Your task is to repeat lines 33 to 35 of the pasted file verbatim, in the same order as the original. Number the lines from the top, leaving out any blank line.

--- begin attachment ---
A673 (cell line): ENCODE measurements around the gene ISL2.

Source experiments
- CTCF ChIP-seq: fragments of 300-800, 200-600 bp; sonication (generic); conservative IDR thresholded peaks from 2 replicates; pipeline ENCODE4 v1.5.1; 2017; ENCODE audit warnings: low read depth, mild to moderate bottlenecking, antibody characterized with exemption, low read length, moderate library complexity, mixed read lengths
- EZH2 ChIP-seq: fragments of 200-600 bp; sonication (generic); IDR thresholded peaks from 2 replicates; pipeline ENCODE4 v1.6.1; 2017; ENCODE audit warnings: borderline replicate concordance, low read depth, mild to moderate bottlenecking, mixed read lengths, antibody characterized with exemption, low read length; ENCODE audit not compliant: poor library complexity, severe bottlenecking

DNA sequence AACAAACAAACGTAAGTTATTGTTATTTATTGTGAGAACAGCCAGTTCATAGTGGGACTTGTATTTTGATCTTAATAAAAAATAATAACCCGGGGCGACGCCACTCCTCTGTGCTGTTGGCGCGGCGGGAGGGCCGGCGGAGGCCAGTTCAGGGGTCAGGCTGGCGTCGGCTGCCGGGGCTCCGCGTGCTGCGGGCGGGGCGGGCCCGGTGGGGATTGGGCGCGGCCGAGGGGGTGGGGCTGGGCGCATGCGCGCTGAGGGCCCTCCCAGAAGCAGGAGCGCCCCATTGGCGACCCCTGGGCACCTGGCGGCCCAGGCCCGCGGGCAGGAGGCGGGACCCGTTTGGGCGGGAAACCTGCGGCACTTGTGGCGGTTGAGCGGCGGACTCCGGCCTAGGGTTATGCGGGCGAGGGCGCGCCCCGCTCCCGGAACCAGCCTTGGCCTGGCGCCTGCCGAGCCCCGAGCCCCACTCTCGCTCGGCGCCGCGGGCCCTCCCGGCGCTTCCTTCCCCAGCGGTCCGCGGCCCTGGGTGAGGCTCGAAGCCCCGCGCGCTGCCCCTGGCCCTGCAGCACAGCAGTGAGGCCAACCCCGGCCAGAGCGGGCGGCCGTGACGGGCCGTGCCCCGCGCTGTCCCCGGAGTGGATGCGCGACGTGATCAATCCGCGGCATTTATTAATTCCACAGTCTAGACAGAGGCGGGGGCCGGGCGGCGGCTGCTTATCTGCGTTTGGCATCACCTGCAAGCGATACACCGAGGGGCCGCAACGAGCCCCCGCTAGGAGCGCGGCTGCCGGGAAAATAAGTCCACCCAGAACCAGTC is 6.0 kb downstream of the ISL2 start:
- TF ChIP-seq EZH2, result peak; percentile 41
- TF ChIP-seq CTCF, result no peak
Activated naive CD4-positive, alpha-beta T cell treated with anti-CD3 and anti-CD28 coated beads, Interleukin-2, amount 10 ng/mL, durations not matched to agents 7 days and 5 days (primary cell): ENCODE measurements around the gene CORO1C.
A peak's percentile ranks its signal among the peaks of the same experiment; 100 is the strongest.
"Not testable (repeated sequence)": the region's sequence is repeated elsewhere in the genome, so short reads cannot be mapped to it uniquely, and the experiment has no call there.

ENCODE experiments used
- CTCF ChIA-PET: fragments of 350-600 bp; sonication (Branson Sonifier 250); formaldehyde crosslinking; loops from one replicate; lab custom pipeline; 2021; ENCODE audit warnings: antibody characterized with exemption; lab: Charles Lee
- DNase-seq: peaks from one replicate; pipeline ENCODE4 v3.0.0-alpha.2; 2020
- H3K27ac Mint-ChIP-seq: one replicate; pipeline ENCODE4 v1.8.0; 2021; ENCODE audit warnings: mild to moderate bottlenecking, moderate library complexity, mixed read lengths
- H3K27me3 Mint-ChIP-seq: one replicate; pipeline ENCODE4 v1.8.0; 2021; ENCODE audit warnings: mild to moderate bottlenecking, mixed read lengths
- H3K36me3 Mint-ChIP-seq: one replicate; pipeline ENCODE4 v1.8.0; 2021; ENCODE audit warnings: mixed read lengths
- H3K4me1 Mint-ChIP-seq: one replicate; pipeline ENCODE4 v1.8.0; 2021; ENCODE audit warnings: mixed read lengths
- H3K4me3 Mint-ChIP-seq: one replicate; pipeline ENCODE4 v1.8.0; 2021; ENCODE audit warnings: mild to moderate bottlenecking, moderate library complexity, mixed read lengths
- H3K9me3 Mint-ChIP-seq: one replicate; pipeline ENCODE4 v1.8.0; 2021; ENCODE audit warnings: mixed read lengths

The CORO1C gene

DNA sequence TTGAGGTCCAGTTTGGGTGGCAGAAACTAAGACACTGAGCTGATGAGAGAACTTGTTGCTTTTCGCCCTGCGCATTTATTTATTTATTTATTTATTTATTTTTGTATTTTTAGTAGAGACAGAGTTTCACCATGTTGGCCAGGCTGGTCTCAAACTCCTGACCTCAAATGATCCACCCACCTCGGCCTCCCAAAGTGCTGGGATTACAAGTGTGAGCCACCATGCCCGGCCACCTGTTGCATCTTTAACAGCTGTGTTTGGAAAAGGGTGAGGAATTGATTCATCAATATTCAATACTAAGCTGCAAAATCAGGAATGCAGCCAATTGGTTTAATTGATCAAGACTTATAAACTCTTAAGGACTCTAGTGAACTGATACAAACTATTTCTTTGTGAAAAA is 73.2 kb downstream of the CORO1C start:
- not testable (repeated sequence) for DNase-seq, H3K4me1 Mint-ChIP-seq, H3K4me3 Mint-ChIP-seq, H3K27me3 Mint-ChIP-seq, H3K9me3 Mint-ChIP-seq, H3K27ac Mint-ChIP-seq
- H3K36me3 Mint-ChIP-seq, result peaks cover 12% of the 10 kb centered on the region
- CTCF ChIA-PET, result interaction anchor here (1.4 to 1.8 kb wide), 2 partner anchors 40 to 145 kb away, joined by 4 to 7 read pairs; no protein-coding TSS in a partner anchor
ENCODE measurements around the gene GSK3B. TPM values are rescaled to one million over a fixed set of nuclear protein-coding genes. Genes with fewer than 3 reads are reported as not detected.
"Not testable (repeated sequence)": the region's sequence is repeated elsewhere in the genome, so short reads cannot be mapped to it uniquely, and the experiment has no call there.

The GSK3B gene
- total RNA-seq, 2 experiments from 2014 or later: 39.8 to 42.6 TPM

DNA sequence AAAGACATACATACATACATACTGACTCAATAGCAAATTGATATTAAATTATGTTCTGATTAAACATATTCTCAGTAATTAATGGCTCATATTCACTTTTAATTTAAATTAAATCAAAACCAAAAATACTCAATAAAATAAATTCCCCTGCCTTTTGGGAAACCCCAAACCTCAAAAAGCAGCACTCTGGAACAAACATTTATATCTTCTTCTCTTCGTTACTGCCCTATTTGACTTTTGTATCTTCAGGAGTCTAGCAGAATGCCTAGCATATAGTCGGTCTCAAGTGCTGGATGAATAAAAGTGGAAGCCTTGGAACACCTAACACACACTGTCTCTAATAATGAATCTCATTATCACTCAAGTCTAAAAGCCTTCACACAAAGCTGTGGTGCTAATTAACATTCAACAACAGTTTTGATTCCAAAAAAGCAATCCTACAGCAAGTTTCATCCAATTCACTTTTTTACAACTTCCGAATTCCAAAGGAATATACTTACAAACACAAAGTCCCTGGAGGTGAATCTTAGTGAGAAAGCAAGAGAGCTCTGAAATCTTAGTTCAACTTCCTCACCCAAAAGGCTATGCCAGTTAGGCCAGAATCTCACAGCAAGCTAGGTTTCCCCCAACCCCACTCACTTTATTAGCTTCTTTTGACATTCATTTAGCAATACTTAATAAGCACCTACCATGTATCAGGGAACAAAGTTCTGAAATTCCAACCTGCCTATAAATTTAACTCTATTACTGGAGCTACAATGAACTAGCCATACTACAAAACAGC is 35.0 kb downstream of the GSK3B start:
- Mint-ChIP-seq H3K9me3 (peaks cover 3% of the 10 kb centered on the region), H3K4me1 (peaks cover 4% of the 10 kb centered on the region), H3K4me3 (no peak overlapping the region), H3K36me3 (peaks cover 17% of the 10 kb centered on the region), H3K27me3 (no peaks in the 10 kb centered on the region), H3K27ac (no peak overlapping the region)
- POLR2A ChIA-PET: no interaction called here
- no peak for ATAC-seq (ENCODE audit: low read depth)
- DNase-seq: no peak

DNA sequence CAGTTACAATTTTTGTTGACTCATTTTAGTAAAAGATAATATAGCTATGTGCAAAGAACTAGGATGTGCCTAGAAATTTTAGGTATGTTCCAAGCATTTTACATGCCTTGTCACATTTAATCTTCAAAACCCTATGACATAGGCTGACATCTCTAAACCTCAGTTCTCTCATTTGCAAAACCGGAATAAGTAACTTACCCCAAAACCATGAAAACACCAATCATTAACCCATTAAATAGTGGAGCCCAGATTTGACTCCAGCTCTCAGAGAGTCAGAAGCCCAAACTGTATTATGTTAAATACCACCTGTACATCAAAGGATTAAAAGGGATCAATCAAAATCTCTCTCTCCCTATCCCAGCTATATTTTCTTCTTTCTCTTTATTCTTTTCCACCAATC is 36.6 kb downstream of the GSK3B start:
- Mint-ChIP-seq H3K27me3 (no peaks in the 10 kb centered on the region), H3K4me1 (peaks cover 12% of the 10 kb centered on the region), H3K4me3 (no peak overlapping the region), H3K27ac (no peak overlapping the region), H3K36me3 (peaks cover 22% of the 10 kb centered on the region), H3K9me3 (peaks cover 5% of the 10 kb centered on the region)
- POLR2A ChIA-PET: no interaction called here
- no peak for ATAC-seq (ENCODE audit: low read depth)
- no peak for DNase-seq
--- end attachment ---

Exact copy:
- DNase-seq: no peak

DNA sequence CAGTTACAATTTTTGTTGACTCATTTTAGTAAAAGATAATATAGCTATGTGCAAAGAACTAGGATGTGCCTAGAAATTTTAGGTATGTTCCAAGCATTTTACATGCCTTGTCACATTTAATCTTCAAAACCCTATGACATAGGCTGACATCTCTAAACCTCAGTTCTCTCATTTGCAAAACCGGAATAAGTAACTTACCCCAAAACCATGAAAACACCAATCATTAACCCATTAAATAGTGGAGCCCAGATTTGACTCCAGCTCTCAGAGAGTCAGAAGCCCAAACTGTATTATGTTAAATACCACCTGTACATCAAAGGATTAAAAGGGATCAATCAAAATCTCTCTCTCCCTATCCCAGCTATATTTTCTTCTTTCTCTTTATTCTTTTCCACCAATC is 36.6 kb downstream of the GSK3B start:
- Mint-ChIP-seq H3K27me3 (no peaks in the 10 kb centered on the region), H3K4me1 (peaks cover 12% of the 10 kb centered on the region), H3K4me3 (no peak overlapping the region), H3K27ac (no peak overlapping the region), H3K36me3 (peaks cover 22% of the 10 kb centered on the region), H3K9me3 (peaks cover 5% of the 10 kb centered on the region)